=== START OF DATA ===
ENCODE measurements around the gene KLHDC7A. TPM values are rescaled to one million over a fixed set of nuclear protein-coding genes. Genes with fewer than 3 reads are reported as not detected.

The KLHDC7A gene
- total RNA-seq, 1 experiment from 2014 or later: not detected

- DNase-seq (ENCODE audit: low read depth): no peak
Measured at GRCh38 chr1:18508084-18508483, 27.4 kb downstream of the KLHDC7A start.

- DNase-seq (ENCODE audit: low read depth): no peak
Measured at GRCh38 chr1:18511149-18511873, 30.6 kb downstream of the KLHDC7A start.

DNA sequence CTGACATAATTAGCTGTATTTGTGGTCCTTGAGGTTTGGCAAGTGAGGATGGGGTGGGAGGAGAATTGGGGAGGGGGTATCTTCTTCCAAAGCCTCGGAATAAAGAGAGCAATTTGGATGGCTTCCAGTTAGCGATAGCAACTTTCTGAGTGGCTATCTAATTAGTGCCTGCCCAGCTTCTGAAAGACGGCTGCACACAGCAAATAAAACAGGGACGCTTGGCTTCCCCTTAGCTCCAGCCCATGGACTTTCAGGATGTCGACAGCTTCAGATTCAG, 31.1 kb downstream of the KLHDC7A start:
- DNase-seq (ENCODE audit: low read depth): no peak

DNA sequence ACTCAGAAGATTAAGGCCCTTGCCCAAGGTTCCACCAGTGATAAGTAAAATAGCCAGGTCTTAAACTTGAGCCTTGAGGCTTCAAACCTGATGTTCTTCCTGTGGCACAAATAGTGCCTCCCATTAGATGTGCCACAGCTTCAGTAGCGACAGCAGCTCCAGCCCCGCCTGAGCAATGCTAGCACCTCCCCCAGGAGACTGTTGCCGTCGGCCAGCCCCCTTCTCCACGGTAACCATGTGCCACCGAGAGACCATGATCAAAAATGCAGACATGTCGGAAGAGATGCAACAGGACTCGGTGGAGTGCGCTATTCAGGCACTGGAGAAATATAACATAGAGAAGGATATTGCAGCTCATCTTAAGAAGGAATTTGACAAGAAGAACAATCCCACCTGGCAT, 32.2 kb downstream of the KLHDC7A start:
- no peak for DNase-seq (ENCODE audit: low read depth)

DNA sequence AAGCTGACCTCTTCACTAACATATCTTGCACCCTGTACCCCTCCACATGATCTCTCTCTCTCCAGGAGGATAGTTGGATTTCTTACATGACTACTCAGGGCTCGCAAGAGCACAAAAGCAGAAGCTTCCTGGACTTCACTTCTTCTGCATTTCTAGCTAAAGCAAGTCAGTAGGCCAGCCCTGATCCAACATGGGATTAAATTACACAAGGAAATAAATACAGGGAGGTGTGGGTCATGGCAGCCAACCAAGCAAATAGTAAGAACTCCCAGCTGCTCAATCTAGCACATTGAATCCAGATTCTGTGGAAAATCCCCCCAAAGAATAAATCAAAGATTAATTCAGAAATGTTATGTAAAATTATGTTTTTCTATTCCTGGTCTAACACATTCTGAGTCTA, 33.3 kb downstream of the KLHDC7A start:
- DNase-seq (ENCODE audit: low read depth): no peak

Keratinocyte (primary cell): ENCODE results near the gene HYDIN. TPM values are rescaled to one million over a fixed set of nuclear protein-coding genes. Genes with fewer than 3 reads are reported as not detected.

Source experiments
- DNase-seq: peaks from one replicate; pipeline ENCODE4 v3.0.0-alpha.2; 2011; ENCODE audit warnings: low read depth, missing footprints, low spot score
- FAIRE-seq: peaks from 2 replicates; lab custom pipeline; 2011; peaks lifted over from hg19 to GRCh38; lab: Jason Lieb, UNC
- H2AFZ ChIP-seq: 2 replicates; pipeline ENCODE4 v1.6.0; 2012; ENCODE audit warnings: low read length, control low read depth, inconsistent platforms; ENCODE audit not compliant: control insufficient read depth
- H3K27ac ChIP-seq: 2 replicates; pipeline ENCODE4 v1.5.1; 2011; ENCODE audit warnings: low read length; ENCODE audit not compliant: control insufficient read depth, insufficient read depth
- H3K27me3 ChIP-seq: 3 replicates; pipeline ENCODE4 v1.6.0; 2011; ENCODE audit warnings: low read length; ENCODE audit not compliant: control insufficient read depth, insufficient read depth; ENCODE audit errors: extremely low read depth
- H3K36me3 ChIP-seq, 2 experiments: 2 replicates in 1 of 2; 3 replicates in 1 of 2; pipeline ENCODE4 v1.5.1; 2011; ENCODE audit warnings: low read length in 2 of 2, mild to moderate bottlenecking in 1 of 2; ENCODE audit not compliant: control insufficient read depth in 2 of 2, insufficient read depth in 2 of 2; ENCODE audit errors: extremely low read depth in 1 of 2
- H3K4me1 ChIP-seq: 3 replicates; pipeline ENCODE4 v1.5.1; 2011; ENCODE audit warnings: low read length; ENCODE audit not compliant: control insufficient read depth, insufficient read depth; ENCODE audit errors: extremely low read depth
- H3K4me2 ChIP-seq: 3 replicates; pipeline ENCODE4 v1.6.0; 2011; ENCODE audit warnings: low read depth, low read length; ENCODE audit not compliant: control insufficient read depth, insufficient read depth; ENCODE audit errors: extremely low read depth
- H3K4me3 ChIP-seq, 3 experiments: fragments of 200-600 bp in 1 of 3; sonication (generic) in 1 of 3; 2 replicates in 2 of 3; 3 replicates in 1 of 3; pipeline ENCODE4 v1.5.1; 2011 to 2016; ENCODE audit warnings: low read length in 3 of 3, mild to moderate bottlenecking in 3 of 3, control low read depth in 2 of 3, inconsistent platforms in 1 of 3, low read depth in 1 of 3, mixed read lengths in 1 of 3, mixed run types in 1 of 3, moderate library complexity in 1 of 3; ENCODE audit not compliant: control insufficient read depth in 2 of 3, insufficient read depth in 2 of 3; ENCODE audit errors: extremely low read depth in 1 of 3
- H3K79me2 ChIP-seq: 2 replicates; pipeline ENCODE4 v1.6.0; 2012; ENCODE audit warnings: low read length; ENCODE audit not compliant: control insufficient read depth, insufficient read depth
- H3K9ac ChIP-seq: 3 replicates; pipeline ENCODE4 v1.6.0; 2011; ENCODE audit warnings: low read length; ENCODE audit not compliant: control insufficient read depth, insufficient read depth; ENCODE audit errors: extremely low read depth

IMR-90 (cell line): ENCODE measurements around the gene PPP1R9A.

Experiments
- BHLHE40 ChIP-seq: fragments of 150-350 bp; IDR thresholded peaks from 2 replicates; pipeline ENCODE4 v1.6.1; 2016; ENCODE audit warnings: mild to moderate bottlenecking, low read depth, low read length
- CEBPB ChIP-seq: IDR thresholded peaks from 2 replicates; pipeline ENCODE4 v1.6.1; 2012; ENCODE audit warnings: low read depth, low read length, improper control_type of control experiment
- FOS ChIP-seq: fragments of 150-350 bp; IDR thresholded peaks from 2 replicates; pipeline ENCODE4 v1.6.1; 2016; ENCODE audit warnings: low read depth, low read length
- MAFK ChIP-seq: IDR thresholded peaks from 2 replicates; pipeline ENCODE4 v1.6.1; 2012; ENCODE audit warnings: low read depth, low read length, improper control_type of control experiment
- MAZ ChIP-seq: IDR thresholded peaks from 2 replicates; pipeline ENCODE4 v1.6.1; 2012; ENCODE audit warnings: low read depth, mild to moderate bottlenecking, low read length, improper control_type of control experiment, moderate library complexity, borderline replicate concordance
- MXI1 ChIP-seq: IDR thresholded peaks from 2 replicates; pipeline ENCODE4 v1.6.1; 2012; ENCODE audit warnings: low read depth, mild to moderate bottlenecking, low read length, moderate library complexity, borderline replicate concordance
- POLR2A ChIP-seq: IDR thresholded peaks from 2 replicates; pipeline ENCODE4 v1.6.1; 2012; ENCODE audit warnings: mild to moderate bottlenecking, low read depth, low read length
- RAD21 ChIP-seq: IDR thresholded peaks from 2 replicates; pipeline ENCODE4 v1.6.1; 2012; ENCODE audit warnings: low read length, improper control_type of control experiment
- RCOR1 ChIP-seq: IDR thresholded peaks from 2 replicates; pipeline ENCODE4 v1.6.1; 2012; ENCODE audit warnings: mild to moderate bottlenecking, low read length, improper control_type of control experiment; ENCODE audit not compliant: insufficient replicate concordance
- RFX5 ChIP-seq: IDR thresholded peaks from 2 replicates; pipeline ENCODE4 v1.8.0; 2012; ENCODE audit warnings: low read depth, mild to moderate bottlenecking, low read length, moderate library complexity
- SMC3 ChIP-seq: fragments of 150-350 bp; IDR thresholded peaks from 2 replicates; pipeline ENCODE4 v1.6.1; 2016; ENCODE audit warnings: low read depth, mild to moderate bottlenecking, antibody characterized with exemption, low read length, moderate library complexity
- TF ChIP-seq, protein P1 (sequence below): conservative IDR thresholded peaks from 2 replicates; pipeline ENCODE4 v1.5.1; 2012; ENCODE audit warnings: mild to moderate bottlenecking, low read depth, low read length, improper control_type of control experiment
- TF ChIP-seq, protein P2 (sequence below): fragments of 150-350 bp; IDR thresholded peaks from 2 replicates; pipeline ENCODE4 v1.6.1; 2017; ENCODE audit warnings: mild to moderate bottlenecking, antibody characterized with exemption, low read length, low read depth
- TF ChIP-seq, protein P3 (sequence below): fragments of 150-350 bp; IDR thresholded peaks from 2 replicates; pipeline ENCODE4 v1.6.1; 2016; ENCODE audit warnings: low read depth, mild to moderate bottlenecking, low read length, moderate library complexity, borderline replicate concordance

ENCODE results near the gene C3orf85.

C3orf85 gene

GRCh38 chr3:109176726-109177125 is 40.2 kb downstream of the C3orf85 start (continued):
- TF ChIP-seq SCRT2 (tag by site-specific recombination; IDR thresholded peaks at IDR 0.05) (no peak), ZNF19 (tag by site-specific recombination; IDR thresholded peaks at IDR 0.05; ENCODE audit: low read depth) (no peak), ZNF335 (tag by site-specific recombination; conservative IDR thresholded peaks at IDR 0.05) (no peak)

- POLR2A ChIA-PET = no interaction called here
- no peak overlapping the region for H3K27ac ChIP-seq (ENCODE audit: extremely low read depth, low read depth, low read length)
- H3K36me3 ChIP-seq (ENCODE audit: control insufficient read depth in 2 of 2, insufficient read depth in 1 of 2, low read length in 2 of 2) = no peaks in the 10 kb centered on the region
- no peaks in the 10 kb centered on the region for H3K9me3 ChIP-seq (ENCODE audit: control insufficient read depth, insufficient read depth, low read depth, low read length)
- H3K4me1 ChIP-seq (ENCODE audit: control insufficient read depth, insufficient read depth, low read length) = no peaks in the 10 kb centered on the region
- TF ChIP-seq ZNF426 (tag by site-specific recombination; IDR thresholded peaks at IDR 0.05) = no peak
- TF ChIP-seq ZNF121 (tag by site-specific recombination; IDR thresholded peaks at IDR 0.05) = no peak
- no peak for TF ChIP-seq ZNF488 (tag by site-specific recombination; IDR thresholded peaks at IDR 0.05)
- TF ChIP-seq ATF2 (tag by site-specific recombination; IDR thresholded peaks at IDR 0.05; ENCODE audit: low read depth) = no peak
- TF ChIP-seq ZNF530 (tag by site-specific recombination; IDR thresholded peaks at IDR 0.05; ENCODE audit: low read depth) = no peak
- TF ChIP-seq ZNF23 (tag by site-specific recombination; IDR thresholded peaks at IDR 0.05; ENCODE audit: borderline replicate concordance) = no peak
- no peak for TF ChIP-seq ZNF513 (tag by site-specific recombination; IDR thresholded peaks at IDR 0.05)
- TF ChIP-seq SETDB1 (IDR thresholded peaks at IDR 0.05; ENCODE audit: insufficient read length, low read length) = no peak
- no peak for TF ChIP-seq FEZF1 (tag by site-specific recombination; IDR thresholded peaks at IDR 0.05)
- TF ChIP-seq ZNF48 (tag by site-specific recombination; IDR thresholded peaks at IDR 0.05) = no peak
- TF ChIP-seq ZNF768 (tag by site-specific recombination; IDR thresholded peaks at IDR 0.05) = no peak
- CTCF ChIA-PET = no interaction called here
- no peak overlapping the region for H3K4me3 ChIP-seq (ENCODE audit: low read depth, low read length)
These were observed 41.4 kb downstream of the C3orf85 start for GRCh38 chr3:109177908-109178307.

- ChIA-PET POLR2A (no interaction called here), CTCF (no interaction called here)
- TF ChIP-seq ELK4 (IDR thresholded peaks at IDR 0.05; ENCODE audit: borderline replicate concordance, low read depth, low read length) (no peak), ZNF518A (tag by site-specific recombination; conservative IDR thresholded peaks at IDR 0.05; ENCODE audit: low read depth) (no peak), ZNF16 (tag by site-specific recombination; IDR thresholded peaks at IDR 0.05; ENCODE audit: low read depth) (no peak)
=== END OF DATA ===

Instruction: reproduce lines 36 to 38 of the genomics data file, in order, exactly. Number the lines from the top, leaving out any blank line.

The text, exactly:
- RAD21 ChIP-seq: IDR thresholded peaks from 2 replicates; pipeline ENCODE4 v1.6.1; 2012; ENCODE audit warnings: low read length, improper control_type of control experiment
- RCOR1 ChIP-seq: IDR thresholded peaks from 2 replicates; pipeline ENCODE4 v1.6.1; 2012; ENCODE audit warnings: mild to moderate bottlenecking, low read length, improper control_type of control experiment; ENCODE audit not compliant: insufficient replicate concordance
- RFX5 ChIP-seq: IDR thresholded peaks from 2 replicates; pipeline ENCODE4 v1.8.0; 2012; ENCODE audit warnings: low read depth, mild to moderate bottlenecking, low read length, moderate library complexity